Go back to article: Towards a more sonically inclusive museum practice: a new definition of the ‘sound object’

Resonance, wonder and authenticity

One of the primary means through which museums engage with the attentions of their audiences is through what is referred to by Stephen Greenblatt as a sort of feedback loop of resonance – ‘the power of the displayed object to reach out beyond its formal boundaries to a larger world, to evoke in the viewer the complex, dynamic cultural forces from which it has emerged and for which it may be taken by a viewer to stand’ – and wonder – ‘the power of the displayed object to stop the viewer in his or her tracks…to evoke an exalted attention’ (Greenblatt, 1991, p 42). These heightened powers over the resonance and wonder experienced by audiences thought to be held by museum objects are derived from the aura of authenticity that surrounds them (Benjamin, 2007, p 221). Audiences feel in awe of museum objects because of their acceptance of the museum’s authority as an arbiter of the truth – without that, the viewer’s questions regarding an object’s origin, provenance and acquisition would counteract the resonance of the experience (Greenblatt, 1991, p 45).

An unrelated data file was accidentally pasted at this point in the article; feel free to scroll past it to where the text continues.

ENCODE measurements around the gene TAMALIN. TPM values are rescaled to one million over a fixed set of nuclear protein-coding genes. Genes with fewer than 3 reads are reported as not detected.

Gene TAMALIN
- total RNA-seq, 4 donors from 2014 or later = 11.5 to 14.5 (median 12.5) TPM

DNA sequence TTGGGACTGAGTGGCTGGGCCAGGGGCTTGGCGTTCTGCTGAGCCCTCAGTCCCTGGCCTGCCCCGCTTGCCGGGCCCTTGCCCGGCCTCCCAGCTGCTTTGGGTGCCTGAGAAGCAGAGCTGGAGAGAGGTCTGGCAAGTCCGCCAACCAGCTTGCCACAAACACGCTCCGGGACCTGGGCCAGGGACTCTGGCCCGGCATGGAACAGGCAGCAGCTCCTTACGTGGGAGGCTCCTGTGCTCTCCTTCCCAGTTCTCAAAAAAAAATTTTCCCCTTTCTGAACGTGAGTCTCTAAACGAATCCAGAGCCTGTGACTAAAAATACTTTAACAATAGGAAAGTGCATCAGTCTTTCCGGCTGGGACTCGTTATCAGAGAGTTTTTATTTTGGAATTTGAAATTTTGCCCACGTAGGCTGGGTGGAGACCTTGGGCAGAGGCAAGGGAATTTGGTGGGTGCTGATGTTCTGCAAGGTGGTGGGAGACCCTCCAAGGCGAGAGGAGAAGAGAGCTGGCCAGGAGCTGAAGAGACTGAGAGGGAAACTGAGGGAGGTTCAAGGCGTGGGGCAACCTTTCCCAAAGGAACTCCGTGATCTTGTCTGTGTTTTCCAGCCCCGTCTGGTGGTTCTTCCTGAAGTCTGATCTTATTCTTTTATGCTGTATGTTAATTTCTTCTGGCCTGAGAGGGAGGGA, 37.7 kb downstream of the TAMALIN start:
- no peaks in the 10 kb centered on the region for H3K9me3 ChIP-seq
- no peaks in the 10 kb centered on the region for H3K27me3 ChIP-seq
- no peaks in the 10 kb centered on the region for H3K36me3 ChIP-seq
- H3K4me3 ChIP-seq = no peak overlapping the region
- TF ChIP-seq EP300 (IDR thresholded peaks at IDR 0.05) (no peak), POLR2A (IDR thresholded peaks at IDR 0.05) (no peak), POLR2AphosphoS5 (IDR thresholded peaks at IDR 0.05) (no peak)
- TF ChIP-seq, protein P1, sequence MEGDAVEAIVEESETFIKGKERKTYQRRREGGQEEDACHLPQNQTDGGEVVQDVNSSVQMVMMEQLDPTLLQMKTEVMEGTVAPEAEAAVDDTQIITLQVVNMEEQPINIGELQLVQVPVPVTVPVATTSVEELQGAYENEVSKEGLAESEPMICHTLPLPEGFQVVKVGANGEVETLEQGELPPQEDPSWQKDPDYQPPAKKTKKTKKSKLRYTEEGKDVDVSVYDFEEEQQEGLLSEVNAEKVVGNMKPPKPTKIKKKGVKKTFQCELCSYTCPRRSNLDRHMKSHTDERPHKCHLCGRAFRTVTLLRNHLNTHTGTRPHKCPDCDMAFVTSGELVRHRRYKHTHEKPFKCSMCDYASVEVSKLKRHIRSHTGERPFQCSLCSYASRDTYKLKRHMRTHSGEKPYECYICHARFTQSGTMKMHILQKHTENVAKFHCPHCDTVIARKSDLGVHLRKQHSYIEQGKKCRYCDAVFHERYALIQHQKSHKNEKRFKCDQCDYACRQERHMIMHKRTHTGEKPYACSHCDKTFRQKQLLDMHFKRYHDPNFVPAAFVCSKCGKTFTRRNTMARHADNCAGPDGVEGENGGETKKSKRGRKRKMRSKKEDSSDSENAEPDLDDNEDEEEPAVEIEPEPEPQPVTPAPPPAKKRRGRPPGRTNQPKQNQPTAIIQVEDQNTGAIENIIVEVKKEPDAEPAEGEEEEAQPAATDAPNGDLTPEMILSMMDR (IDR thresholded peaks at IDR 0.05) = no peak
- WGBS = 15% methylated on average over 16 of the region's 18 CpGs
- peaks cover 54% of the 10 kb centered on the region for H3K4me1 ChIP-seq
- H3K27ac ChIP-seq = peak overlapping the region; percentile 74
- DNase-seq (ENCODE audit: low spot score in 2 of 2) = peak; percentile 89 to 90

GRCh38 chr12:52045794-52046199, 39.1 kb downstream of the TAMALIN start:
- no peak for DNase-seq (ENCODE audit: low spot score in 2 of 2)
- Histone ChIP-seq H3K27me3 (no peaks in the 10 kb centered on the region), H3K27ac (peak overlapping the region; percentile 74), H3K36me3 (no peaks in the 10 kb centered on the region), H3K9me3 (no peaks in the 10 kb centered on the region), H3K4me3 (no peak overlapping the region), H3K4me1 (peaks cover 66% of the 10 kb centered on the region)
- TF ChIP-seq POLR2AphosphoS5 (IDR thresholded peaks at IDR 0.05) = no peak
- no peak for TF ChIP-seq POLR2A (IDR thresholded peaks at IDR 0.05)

These notions were, of course, developed based solely upon the visual experience of objects of material culture. While the ever-elusive definitive definition of the term ‘object’ has long been a contentious exercise across multiple disciplines including philosophy (Adorno, 1997; Mallarmé quoted in Badiou, 2014), art history (Clark, 1998; Gell, 1998), and museology (Pearce, 1993; Gurian 2005; Conn, 2010; Dudley, 2010; Dziekan, 2012), to come to any conclusions about a single, universally accepted definition is beyond the scope of this article.

As discussed in The multisensory roots of the museum above, the collection and display of objects of material culture appear to be defining elements of the museum. I would suggest that these visual, tangible objects are not the only objects capable of functioning within the resonances generated by museum displays, particularly considering the initiative to preserve the world’s intangible cultural heritage established by UNESCO in 2003 that museums have been grappling with ever since (Alivizatou, 2016).

Component DOI: http://dx.doi.org/10.15180/170805/003